American Alpine Jounrna and Accidents in North American Climbing

Loss of Control – Voluntary Glissade, No Hard Hat, British Columbia, Rocky Mountains, Mt. Assiniboine

  • Accident Reports
  • Accident Year:
  • Publication Year: 1980

LOSS OF CONTROL—VOLUNTARY GLISSADE, NO HARD HAT

British Columbia, Rocky Mountains, Mt. Assiniboine

Mike Pelletier (20), an experienced mountaineer, and Brian Vezina were descending the north ridge of Mt. Assiniboine unroped on 9 July 1979 at 1100 hours. Pelletier was carrying but not wearing a helmet. About 700 feet below the summit, he began glissading on a snow patch on the north face. After about 20 feet, his ice axe struck a rock and flipped him over. He tried to stop himself but failed in the mixed snow and rock when the axe caught on a rock and was torn from his hands. He fell far down the mountain and was killed by multiple injuries. (Source: John Fyke, T. Auger)

Analysis

It is always dangerous to glissade where there is no clear run-out at the bottom.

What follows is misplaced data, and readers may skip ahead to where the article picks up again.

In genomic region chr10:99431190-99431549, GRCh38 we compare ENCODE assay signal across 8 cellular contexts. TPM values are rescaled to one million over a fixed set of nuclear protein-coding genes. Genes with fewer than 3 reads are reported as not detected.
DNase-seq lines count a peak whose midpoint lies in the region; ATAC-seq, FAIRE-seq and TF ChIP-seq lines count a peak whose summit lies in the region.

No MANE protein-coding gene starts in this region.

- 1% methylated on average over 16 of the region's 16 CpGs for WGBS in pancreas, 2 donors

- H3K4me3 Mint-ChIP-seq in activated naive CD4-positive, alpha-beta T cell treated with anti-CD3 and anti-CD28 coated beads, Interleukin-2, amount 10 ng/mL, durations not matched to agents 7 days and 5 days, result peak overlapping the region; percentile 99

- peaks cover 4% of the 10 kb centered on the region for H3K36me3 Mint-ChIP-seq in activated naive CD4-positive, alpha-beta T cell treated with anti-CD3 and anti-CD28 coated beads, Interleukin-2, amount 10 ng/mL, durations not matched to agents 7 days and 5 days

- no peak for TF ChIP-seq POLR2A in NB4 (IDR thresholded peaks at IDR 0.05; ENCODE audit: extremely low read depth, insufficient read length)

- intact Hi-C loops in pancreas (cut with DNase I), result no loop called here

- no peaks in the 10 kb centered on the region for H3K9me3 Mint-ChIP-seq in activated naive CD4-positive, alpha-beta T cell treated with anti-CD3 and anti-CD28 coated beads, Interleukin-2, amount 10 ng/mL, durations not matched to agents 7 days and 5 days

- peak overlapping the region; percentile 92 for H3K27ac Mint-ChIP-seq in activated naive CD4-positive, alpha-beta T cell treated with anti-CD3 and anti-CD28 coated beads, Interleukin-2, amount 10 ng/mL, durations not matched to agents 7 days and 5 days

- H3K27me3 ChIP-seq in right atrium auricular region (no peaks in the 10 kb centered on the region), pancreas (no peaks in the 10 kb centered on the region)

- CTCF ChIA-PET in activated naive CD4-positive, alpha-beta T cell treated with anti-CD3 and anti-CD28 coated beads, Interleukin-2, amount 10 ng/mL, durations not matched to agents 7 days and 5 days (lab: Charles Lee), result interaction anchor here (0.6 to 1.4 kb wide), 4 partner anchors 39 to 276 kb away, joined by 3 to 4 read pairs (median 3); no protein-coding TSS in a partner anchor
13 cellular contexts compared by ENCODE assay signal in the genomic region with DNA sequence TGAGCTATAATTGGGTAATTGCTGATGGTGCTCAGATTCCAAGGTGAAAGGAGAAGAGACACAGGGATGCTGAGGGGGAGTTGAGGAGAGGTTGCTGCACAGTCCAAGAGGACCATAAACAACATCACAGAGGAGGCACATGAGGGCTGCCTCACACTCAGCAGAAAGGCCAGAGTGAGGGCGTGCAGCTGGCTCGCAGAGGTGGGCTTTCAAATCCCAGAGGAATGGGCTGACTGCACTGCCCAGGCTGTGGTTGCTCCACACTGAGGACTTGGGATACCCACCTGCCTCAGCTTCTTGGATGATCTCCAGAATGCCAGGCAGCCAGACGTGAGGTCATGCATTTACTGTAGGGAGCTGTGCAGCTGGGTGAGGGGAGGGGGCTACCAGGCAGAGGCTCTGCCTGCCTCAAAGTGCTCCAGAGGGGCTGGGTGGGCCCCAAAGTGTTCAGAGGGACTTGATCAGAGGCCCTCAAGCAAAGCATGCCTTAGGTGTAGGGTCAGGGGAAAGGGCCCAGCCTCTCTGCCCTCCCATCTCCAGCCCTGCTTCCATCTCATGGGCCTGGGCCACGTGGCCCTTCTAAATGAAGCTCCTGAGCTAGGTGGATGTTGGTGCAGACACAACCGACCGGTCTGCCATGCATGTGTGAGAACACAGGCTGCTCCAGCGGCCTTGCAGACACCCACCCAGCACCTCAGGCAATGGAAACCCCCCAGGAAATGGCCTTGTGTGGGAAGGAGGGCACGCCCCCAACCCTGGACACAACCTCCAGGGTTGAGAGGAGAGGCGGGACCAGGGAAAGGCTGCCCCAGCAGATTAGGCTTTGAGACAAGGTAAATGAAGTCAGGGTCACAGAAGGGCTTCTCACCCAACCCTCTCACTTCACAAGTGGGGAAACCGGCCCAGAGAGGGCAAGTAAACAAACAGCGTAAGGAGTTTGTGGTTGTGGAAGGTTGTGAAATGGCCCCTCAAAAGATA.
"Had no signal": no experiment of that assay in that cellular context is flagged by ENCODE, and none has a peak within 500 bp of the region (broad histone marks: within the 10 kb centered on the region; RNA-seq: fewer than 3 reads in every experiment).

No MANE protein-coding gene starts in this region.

This was the first of three fatal accidents in the summer of 1979, all within an area of 100 square yards, on Mt. Assiniboine. All the climbers were fairly experienced rock climbers or mountaineers, but none had much experience in the Canadian Rockies. Mt. Assiniboine is one of the most famous peaks in the Rockies, and is often the only goal of new visitors. It is made of bands of rotten, sedimentary rock, and the upper half consists of steep cliffs and sloping ledges covered with scree. While it is not a difficult climb in summer, it sometimes entraps unwary climbers into making the simplest mountaineering mistakes by not treating moderate terrain seriously enough. (Source: T. Auger, John Fyke)

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